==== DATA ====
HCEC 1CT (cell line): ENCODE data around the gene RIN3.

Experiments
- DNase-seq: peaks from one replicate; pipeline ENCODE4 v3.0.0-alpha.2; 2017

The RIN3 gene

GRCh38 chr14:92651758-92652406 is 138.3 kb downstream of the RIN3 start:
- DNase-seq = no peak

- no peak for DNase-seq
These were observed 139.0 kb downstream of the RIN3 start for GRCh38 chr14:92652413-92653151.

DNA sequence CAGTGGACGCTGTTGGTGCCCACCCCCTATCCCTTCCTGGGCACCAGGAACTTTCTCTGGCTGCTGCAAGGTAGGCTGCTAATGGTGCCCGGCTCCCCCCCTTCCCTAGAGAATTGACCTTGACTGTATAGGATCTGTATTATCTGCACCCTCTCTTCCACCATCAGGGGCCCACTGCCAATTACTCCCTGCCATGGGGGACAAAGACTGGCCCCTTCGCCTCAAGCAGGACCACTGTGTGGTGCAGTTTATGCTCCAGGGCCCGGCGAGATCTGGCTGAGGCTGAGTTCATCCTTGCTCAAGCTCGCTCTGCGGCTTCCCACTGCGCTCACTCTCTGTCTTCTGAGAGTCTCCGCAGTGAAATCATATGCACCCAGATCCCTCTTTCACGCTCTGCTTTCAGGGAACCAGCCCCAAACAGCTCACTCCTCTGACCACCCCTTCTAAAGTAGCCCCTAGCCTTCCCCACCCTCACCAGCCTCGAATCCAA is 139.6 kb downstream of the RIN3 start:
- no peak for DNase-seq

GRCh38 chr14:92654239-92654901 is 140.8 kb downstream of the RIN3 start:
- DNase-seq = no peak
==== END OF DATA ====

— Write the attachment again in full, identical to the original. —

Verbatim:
HCEC 1CT (cell line): ENCODE data around the gene RIN3.

Experiments
- DNase-seq: peaks from one replicate; pipeline ENCODE4 v3.0.0-alpha.2; 2017

The RIN3 gene

GRCh38 chr14:92651758-92652406 is 138.3 kb downstream of the RIN3 start:
- DNase-seq = no peak

- no peak for DNase-seq
These were observed 139.0 kb downstream of the RIN3 start for GRCh38 chr14:92652413-92653151.

DNA sequence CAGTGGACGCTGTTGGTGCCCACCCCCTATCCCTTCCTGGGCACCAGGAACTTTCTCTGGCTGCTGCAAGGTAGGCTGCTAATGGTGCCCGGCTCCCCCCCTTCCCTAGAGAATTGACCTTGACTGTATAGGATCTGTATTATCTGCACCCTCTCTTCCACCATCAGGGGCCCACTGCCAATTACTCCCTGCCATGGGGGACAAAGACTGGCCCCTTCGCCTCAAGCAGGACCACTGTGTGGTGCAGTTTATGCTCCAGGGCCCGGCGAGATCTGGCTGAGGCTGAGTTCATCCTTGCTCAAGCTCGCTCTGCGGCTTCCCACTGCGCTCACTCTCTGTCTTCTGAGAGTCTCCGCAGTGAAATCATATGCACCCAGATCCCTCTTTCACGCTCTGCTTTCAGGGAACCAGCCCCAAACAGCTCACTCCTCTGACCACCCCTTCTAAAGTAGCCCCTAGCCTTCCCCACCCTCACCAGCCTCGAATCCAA is 139.6 kb downstream of the RIN3 start:
- no peak for DNase-seq

GRCh38 chr14:92654239-92654901 is 140.8 kb downstream of the RIN3 start:
- DNase-seq = no peak